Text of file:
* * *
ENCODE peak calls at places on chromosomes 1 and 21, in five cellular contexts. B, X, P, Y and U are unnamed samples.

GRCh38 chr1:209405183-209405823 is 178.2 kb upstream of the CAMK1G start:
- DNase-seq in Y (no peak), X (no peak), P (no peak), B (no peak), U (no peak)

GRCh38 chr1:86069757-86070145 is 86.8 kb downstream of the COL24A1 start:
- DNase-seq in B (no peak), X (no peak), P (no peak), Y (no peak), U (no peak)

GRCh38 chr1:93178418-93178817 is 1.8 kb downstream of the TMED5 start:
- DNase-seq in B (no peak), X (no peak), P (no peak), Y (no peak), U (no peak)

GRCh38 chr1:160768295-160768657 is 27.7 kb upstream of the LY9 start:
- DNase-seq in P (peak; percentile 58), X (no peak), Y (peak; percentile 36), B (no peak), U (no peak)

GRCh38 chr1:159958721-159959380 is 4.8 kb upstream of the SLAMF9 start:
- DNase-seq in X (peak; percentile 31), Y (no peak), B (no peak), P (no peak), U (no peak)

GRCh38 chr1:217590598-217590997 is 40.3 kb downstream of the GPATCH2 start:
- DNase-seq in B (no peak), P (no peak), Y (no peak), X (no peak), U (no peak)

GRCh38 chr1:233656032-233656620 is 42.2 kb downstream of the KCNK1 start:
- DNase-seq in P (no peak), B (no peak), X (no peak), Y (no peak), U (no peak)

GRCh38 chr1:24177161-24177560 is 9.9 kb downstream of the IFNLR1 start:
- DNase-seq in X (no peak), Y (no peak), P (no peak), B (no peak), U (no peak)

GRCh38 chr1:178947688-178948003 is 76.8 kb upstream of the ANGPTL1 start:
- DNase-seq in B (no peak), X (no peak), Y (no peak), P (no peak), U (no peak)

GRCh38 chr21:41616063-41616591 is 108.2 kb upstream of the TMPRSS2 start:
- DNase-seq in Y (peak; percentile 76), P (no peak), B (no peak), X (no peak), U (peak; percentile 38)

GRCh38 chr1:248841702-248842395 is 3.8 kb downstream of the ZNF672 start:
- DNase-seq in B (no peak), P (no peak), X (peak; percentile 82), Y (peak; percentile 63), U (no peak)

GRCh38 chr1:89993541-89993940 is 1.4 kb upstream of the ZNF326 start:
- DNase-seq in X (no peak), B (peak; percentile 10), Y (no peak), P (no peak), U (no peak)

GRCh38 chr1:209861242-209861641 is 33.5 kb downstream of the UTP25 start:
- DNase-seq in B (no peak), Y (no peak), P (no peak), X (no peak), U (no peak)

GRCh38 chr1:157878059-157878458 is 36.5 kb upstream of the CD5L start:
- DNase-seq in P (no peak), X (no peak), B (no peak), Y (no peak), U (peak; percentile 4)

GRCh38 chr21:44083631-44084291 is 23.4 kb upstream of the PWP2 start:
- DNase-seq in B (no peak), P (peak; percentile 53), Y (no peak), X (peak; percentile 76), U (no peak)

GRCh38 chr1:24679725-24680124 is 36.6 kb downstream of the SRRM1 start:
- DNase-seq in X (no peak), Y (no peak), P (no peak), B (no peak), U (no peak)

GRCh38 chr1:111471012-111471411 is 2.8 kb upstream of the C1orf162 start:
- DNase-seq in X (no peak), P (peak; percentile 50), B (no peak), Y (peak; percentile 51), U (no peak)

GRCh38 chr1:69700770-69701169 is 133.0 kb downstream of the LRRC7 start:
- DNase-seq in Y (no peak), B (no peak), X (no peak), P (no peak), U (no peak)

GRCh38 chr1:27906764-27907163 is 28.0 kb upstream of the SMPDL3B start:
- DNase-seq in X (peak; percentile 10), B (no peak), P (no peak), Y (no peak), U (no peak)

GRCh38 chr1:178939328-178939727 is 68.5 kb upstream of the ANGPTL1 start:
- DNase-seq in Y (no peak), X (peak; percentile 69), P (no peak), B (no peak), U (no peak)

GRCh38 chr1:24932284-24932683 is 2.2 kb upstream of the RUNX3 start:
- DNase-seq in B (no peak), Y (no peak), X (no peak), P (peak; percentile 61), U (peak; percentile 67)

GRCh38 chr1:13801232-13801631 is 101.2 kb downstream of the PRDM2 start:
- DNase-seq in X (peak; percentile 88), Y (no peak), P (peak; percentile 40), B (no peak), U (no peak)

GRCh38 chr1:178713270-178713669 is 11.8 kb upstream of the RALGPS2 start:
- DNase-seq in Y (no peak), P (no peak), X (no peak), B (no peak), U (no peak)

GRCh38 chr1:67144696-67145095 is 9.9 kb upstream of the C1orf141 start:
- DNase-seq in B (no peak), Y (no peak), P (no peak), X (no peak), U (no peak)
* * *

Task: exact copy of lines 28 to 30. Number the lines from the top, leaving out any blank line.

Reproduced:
GRCh38 chr1:157878059-157878458 is 36.5 kb upstream of the CD5L start:
- DNase-seq in P (no peak), X (no peak), B (no peak), Y (no peak), U (peak; percentile 4)

GRCh38 chr21:44083631-44084291 is 23.4 kb upstream of the PWP2 start: